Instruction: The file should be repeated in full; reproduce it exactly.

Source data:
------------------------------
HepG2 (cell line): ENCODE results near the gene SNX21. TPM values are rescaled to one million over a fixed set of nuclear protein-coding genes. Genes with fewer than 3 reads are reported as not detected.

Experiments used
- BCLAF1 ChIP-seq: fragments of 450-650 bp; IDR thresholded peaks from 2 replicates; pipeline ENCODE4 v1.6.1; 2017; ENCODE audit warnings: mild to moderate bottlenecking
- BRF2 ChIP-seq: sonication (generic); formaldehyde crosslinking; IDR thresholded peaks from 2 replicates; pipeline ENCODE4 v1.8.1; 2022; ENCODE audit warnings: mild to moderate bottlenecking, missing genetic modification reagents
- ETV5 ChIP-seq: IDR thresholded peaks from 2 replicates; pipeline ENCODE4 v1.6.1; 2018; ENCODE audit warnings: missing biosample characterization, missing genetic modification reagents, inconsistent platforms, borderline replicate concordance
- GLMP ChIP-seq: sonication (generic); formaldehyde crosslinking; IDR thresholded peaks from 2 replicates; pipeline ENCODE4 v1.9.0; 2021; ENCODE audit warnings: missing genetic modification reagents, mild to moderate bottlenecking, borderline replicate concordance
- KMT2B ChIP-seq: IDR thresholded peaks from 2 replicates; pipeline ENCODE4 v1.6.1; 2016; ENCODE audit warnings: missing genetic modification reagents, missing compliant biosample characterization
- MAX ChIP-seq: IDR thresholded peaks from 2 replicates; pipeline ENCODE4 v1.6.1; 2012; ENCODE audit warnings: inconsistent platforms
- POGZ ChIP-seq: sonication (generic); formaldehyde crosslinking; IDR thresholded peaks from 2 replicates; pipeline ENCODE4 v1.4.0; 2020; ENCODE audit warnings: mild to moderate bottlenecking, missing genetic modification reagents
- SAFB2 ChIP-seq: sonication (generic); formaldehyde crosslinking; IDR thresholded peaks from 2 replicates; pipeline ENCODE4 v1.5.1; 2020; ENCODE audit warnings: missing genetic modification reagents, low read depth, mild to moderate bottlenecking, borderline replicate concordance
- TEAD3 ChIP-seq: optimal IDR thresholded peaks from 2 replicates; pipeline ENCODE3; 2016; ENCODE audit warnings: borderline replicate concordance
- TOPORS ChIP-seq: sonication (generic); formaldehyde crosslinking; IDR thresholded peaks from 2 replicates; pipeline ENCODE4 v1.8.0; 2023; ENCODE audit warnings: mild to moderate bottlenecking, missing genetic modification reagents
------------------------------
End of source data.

HepG2 (cell line): ENCODE results near the gene SNX21. TPM values are rescaled to one million over a fixed set of nuclear protein-coding genes. Genes with fewer than 3 reads are reported as not detected.

Experiments used
- BCLAF1 ChIP-seq: fragments of 450-650 bp; IDR thresholded peaks from 2 replicates; pipeline ENCODE4 v1.6.1; 2017; ENCODE audit warnings: mild to moderate bottlenecking
- BRF2 ChIP-seq: sonication (generic); formaldehyde crosslinking; IDR thresholded peaks from 2 replicates; pipeline ENCODE4 v1.8.1; 2022; ENCODE audit warnings: mild to moderate bottlenecking, missing genetic modification reagents
- ETV5 ChIP-seq: IDR thresholded peaks from 2 replicates; pipeline ENCODE4 v1.6.1; 2018; ENCODE audit warnings: missing biosample characterization, missing genetic modification reagents, inconsistent platforms, borderline replicate concordance
- GLMP ChIP-seq: sonication (generic); formaldehyde crosslinking; IDR thresholded peaks from 2 replicates; pipeline ENCODE4 v1.9.0; 2021; ENCODE audit warnings: missing genetic modification reagents, mild to moderate bottlenecking, borderline replicate concordance
- KMT2B ChIP-seq: IDR thresholded peaks from 2 replicates; pipeline ENCODE4 v1.6.1; 2016; ENCODE audit warnings: missing genetic modification reagents, missing compliant biosample characterization
- MAX ChIP-seq: IDR thresholded peaks from 2 replicates; pipeline ENCODE4 v1.6.1; 2012; ENCODE audit warnings: inconsistent platforms
- POGZ ChIP-seq: sonication (generic); formaldehyde crosslinking; IDR thresholded peaks from 2 replicates; pipeline ENCODE4 v1.4.0; 2020; ENCODE audit warnings: mild to moderate bottlenecking, missing genetic modification reagents
- SAFB2 ChIP-seq: sonication (generic); formaldehyde crosslinking; IDR thresholded peaks from 2 replicates; pipeline ENCODE4 v1.5.1; 2020; ENCODE audit warnings: missing genetic modification reagents, low read depth, mild to moderate bottlenecking, borderline replicate concordance
- TEAD3 ChIP-seq: optimal IDR thresholded peaks from 2 replicates; pipeline ENCODE3; 2016; ENCODE audit warnings: borderline replicate concordance
- TOPORS ChIP-seq: sonication (generic); formaldehyde crosslinking; IDR thresholded peaks from 2 replicates; pipeline ENCODE4 v1.8.0; 2023; ENCODE audit warnings: mild to moderate bottlenecking, missing genetic modification reagents